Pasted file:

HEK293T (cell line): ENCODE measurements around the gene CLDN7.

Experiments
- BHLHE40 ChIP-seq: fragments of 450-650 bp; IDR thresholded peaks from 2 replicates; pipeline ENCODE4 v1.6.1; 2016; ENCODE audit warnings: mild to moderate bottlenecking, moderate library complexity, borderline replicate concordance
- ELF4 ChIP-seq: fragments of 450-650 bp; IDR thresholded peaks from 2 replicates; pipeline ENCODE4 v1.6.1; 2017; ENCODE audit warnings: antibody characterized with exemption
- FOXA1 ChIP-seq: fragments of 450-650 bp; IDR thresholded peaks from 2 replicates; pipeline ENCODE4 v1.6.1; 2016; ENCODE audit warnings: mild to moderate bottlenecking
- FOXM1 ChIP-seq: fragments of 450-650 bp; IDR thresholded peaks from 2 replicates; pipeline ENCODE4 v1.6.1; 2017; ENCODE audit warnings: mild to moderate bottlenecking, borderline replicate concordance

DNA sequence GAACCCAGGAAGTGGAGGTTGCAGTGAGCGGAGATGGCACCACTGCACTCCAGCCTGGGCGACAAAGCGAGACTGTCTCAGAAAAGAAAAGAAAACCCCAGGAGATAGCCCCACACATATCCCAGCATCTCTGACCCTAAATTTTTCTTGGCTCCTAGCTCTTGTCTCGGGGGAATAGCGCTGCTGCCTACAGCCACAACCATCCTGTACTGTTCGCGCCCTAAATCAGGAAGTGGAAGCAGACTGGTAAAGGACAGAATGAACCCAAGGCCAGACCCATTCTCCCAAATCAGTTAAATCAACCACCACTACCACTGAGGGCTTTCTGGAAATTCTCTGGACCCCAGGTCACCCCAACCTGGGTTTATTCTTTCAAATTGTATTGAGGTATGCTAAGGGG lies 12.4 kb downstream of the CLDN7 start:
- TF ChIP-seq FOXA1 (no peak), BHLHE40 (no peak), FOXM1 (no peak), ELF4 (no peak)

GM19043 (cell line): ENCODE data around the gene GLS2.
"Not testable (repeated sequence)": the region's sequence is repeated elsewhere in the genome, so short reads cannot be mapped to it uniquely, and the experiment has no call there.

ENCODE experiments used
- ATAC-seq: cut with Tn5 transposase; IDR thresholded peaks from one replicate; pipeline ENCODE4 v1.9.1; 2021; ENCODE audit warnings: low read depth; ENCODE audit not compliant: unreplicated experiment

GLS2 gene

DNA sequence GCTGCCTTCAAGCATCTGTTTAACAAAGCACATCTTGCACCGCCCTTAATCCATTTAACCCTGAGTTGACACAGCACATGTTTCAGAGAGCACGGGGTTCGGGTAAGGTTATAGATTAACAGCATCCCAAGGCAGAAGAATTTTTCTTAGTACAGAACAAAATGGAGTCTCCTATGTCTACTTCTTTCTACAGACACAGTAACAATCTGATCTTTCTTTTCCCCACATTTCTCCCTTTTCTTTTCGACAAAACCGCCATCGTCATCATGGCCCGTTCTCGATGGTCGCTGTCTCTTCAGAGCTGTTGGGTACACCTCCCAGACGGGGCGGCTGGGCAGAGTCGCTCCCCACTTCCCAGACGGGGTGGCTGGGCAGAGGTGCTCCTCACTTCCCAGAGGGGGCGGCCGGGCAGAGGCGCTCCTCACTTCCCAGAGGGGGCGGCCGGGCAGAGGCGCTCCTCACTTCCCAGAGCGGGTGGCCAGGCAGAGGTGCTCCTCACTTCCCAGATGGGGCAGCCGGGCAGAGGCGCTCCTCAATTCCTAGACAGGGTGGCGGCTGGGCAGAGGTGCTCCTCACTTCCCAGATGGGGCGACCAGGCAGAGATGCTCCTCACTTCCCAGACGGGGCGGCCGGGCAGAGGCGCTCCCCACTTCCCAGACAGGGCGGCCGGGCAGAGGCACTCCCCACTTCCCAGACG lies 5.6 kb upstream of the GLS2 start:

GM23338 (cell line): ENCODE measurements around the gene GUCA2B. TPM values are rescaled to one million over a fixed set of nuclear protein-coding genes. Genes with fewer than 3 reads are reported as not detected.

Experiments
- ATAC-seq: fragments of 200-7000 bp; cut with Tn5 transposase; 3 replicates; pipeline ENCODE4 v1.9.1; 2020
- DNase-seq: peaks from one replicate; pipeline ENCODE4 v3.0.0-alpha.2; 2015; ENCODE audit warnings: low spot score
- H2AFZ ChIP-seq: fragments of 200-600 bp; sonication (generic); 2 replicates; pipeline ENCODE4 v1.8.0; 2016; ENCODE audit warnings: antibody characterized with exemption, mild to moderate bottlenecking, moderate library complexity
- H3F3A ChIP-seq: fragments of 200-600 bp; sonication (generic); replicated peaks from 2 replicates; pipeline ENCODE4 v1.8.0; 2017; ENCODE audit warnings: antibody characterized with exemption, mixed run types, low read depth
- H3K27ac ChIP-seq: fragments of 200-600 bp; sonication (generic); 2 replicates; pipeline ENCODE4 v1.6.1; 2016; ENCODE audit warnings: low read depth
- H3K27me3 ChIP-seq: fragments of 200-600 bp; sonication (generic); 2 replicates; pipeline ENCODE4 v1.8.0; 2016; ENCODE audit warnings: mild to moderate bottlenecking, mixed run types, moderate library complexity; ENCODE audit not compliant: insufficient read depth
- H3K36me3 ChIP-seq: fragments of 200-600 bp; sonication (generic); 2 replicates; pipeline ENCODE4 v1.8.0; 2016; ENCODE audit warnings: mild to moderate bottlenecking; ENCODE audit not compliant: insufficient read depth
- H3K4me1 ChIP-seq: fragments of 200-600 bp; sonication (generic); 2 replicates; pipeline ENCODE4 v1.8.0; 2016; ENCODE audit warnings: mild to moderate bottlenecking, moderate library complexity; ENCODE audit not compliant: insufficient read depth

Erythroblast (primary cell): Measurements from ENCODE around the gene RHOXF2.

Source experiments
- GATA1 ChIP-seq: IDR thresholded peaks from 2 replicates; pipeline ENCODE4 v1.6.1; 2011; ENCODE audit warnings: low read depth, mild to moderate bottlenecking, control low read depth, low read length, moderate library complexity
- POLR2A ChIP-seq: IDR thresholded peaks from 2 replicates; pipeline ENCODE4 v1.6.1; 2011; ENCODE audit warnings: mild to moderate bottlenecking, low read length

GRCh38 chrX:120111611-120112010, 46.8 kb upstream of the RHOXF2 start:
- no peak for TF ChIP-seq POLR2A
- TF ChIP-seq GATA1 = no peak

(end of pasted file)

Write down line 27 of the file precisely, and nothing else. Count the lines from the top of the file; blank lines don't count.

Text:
- GATA1 ChIP-seq: IDR thresholded peaks from 2 replicates; pipeline ENCODE4 v1.6.1; 2011; ENCODE audit warnings: low read depth, mild to moderate bottlenecking, control low read depth, low read length, moderate library complexity